Gender-based violence is a global issue and we all need to take action
Sofia Neves – Portuguese Team
Gender-based violence affects societies all around the world. Its negative impacts on people´s lives have been widely documented by the scientific community in the last decades, demanding all the efforts to prevent and combate it.
Governmental and non-governmental entities, public and private institutions, as well as individuals from different social sectors, have been working togheter in order to develop and apply efective measures capable of stoping an epidemic problem deeeply rooted in conservative values and practices.
The European Union, in particular, has been improving legislation to protect victims, especially women and children. For instance, the Directive 2012/29/EU of the European Parliament and the Council (25(/10/2012) reinforced all stages of the criminal process, and established minimum standards in the recognition of rights, support and protection. According to the Directive, victims have to be provided with specialized support and access to shelters as well as with protection measures (e.g., restraining or barring orders) and other legal instruments mutually recognized by all European countries.
Despite the advances in this domain, gender-based violence is still a silenced problem. In fact, according to a recent survey conducted by Eurobarometer (2016), the majority of European citizens do recognize domestic violence as a common problem (74%), but most do not speak about it. Only 12% report the incidents to the police and 7% to health or support services, while 18% mentioned the lack of proof. Moreover,26% of the respondents referred that the issue in not of their business and 15% considered that domestic violence is still a private matter.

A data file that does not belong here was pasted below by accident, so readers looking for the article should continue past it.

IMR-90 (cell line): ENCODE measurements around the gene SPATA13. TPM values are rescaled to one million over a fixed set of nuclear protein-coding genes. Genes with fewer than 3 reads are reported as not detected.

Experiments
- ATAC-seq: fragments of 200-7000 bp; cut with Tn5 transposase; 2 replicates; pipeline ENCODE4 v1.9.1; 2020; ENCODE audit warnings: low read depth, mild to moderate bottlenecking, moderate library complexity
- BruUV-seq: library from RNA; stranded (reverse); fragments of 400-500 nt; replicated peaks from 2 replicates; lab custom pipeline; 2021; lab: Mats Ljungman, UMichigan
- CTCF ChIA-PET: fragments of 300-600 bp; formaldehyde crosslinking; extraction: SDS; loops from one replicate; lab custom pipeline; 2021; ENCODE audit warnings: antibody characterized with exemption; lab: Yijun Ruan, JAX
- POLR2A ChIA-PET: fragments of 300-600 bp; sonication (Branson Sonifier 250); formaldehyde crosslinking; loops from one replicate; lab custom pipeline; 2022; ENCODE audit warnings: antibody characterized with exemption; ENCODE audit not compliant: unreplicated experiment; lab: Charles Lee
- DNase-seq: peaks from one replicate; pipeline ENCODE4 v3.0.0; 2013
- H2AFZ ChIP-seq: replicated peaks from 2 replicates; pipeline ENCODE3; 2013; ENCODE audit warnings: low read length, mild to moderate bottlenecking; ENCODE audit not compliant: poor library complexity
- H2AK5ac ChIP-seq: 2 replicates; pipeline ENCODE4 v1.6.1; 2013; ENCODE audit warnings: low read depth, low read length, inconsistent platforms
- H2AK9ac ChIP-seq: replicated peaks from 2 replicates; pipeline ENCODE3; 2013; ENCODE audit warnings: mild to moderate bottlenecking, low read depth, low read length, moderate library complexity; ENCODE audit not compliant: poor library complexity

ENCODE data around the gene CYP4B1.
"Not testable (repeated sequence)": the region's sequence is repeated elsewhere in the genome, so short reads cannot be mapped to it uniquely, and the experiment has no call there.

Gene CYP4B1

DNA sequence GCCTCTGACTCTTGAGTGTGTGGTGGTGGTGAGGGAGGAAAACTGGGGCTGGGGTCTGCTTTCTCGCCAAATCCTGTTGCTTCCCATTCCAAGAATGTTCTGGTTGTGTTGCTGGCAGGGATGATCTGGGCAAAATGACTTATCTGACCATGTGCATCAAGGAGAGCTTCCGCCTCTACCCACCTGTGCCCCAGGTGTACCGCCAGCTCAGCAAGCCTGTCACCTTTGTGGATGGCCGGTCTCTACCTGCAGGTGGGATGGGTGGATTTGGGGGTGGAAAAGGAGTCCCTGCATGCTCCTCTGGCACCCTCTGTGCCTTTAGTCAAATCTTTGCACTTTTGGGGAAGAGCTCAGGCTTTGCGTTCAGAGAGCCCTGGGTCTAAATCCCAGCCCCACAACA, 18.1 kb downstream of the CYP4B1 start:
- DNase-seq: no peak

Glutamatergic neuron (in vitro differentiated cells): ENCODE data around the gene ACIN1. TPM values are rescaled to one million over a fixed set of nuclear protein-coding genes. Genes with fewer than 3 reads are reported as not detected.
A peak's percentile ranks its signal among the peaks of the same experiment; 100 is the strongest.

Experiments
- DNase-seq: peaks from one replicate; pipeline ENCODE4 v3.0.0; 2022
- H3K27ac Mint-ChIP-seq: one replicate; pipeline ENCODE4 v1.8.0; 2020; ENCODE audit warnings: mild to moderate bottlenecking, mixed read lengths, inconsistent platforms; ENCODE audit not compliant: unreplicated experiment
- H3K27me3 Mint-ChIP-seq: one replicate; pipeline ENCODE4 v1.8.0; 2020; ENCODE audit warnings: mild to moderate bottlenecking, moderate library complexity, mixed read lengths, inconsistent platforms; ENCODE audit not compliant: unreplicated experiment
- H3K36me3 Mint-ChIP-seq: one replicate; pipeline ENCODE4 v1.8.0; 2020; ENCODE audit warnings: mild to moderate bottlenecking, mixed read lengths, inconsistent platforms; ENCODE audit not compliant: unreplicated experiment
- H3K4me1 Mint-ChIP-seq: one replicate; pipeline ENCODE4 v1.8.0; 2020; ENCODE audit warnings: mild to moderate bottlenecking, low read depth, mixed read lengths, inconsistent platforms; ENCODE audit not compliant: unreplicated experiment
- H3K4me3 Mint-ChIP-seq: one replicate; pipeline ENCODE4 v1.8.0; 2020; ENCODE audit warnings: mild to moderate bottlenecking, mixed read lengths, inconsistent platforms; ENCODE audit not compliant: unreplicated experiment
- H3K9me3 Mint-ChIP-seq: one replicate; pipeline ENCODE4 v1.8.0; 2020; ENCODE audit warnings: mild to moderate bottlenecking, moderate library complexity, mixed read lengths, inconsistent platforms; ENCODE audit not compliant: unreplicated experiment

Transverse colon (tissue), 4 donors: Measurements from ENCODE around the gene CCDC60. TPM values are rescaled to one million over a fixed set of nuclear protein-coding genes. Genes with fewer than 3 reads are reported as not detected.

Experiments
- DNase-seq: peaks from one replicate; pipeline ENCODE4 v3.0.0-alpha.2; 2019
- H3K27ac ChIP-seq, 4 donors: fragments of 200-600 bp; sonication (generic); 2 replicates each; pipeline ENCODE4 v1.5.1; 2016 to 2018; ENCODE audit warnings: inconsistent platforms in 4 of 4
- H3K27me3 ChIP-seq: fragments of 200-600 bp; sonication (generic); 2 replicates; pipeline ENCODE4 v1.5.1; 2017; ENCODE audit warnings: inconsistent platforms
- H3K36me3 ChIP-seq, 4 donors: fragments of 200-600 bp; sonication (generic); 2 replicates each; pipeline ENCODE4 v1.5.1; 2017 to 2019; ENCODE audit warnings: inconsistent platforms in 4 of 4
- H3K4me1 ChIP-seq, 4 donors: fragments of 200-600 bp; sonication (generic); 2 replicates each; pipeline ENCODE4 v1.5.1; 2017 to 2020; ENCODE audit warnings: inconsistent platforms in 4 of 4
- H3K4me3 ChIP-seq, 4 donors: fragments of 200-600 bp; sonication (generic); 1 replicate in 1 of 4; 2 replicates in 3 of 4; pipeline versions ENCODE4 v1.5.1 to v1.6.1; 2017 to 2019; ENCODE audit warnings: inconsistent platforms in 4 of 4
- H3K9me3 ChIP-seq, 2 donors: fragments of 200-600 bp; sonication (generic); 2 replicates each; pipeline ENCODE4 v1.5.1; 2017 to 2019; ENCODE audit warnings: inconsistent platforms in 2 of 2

In such a scenario, each one of us can and must take action in order to change the reality of thousands of people, mostly women and girls,who suffers everyday multiple forms of violence because of their gender. Individually or by joining a group, a community or a institution, we can assume the concrete responsibility of intervening in our areas of influence. Constructing a hopely future implies a daily engagement in gender equality and, above all, with peace. In this sense, working with young people as Lights4Violence does, is pivotal: they can be “trained” from an early age to manage their interpersonal relationships in a non-violent and constructive way, to identify situations of gender-based violence and to accompany the victims in recognizing and addressing the problem.